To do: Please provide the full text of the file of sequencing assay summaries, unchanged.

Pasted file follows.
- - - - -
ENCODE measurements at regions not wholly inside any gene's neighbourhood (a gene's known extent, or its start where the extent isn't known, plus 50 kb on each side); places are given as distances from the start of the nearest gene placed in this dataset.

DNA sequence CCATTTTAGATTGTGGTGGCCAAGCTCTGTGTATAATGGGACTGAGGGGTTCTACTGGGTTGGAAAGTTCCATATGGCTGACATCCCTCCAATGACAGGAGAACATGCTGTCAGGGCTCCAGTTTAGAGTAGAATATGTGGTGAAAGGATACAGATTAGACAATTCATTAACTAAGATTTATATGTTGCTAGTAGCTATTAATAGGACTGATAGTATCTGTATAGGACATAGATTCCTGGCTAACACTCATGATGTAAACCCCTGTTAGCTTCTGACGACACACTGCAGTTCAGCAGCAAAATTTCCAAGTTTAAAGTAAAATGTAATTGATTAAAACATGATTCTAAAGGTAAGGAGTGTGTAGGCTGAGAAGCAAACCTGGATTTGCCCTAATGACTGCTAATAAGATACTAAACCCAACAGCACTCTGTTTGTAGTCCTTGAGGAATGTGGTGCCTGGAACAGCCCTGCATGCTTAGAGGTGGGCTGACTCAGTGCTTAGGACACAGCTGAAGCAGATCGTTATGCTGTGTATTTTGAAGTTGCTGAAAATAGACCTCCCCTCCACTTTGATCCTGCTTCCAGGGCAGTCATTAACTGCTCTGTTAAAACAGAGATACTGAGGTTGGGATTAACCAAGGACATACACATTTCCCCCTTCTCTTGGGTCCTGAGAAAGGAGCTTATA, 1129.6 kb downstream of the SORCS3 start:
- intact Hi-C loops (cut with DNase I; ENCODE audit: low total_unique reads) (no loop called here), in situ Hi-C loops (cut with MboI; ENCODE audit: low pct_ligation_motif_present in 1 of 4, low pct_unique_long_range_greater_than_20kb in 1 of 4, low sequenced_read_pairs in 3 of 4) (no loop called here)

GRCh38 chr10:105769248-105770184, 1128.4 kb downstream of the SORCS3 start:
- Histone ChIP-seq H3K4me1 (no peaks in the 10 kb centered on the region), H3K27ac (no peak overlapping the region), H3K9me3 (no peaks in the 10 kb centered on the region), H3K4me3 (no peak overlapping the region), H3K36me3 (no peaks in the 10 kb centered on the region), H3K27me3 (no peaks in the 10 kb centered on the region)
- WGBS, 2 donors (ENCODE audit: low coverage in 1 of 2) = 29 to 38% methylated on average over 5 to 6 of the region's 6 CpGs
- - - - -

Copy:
ENCODE measurements at regions not wholly inside any gene's neighbourhood (a gene's known extent, or its start where the extent isn't known, plus 50 kb on each side); places are given as distances from the start of the nearest gene placed in this dataset.

DNA sequence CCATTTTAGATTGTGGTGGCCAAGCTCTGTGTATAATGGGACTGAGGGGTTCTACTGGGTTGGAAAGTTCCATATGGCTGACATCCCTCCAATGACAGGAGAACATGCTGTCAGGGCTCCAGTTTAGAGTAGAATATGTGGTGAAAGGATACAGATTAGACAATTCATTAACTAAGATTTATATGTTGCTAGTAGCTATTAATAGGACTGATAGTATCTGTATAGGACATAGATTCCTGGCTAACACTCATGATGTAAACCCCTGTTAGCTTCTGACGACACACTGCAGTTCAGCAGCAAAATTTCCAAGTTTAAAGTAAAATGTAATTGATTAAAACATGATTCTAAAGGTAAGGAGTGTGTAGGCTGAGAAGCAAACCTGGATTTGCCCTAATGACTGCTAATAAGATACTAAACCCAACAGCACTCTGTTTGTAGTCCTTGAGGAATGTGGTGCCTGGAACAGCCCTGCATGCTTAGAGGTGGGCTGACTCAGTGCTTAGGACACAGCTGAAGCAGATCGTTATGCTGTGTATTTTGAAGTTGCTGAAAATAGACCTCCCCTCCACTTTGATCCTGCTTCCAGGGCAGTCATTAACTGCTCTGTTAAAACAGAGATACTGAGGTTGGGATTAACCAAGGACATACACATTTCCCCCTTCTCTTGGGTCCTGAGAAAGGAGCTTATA, 1129.6 kb downstream of the SORCS3 start:
- intact Hi-C loops (cut with DNase I; ENCODE audit: low total_unique reads) (no loop called here), in situ Hi-C loops (cut with MboI; ENCODE audit: low pct_ligation_motif_present in 1 of 4, low pct_unique_long_range_greater_than_20kb in 1 of 4, low sequenced_read_pairs in 3 of 4) (no loop called here)

GRCh38 chr10:105769248-105770184, 1128.4 kb downstream of the SORCS3 start:
- Histone ChIP-seq H3K4me1 (no peaks in the 10 kb centered on the region), H3K27ac (no peak overlapping the region), H3K9me3 (no peaks in the 10 kb centered on the region), H3K4me3 (no peak overlapping the region), H3K36me3 (no peaks in the 10 kb centered on the region), H3K27me3 (no peaks in the 10 kb centered on the region)
- WGBS, 2 donors (ENCODE audit: low coverage in 1 of 2) = 29 to 38% methylated on average over 5 to 6 of the region's 6 CpGs